We are going to budget a good chunk of money each semester for books, classes around town, possibly even a trip or two. For instance, I have a friend (incidentally she used to be my babysitter) who has 6 children and she home schools the older ones. From what I hear, her children and sweet, incredibly well-behaved, and seem to do well in the home-schooling environment. I think the best way to learn how to home school would be to fly out to their house for a week to observe, help, and ask questions. That will cost a plane ticket and maybe some time off for Doug who would have to take care of our kiddo while I'm gone. But that's the kind of thing we are willing to spend money on to do this right. Doug just graduated from seminary. We figured out that for all 6 years he was in school, we spent 20% of our income on his education (yikes!). We can definitely make this a budget item.

So! I have to start somewhere. This semester I've chosen Home Finances and Child Safety for my 2 classes. For the Home Finances course, I am taking Dave Ramsey's Financial Peace University at a local church. It cost $95, it is every Tuesday night for most of this semester, and get this...they feed us dinner. My friend Abby said, "That's worth the $95 right there!" But the best part is that I've suckered my friend Noel to sign up too! It feels like college again except we're bringing her 7 week old baby along. I don't remember any baby carriers at Liberty. But back to the class. The main thing is to complete the FPU course and all the assignments. Doug and I also created some assignments. I'll probably go into more detail later.

Child Safety. I've babysat (nannied, cared for?) two other children besides Bethany since she has been born, one for about 8 months, one for about 9. During those times I thought, "Man, I really wouldn't know what to do if this kid started choking on his sandwich or had a seizure. Maybe I should get certified or something." I found a Infant and Child CPR class (thank you Nicole Vidal!) which is only one evening, and also an all-day general First Aid and CPR class. Other than that, I have a list of assignments, one of which is to create a emergency fire plan for our family and (don't laugh) conduct fire drills. 

 As for the senior project, I reeeeeeally wanted to make and sell homemade caramels out of my apartment. I've got a kick-butt family recipe that always gets raving reviews, but (sigh) Doug did some research and you have to have an industrial-equipped kitchen for that. Oh well, I guess I just have to get Andy, my apartment manager and friend, to install a six-burner stove and other state of the art kitchen equipment into our apartment. Thus is life! 

But if I can't do "Catherine's Caramels" out of my kitchen, I'm thinking of teaching meal-planning and basic cooking classes. The more I talk to women about how they run their homes, the more I hear that women (and often their husbands) are stressed about the process of getting dinner on the table. The list-making, the grocery shopping, the actually all looks so easy on Food Network! How does Ina Garten always have heavy whipping cream and marjoram in her fridge when she needs it?! People don't realize that even good, simple cooking takes time to prepare. If you want to have spaghetti and meatballs with salad Wednesday night, you really needed to start planning for that over the weekend.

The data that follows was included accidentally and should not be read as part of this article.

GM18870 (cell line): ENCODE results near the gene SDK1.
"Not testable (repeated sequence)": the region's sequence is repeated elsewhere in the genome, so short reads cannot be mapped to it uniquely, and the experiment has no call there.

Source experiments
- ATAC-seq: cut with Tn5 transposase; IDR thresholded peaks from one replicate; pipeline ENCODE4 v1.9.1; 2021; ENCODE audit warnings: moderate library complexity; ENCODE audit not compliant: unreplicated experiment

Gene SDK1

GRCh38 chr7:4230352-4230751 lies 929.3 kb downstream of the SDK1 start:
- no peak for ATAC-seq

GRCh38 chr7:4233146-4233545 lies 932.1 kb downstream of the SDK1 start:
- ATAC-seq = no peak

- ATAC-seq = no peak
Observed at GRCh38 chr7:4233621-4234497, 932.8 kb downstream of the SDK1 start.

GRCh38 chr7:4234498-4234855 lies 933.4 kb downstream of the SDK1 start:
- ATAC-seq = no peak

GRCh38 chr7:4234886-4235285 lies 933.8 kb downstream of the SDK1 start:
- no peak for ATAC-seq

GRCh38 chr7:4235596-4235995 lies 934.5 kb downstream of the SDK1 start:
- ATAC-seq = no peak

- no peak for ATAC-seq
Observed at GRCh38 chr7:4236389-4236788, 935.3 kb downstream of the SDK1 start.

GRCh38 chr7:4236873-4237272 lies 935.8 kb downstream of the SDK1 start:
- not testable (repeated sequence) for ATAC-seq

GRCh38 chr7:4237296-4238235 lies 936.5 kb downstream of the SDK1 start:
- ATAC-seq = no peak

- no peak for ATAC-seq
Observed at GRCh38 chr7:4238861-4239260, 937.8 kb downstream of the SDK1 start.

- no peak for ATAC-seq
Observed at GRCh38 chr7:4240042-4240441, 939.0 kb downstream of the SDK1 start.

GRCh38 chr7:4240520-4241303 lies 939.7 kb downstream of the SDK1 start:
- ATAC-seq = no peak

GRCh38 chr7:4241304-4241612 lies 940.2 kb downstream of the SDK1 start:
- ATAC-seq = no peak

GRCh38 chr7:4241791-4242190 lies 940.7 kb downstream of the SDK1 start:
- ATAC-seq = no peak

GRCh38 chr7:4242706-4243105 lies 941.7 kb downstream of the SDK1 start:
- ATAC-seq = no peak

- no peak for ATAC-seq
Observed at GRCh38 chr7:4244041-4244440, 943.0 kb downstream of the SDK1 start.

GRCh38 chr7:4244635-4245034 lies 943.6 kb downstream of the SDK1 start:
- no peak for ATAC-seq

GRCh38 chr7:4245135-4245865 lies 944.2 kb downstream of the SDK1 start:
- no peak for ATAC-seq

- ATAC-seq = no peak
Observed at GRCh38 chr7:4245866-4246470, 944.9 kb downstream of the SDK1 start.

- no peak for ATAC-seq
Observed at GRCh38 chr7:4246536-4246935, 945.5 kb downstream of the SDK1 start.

You're probably wondering who is writing the curriculum and "grading" my work and generally overseeing this whole process. Well folks, this is a self-made degree in just about every way. I'm deciding what I want to learn, I'm choosing the books and my husband and I are designing assignments and projects. No one will hand me a diploma at the end of all this, but I can tell you that if I stick to this it's going to benefit me, my family and whoever else wants to follow along for the journey. Who knows. Maybe you will decide to design a class or two for yourself to better what you're doing with your life. Or maybe a bunch of women will sigh with relief when I show them how to put a simple meal plan and grocery list together. For me, it's not about the accreditation (obviously, because there is none). It's about getting better at my job. I think everyone can relate to that.

Friday, September 7, 2012

I'm Making My Own Masters Degree

This all started with a conversation with Doug after a game of Settlers of Catan with our neighbors.
Me: "I feel like a loser. Everyone in the room last night either has a masters degree in something or has a plan to get one someday. I don't even know what I would get one in...and I don't really want to. What's wrong with me?"
Doug: "Well, if you could get better at something that you already do with your life, what would it be?"

I'm a wife and a stay at home mom. This is my dream job. I actually have a degree in Family and Consumer Science Education. I have busy husband, a 2 year old daughter and a baby on the way, so it was easy to list areas for improvement: managing our money, organizing our apartment, cooking, meal planning, child care...the list was long. I want to get better at my life. I want to do this well.

Instead trying to find a masters program at a university that will hit a couple of things on my list, I'm going to make my own. You heard me me. I'm making my own masters degree.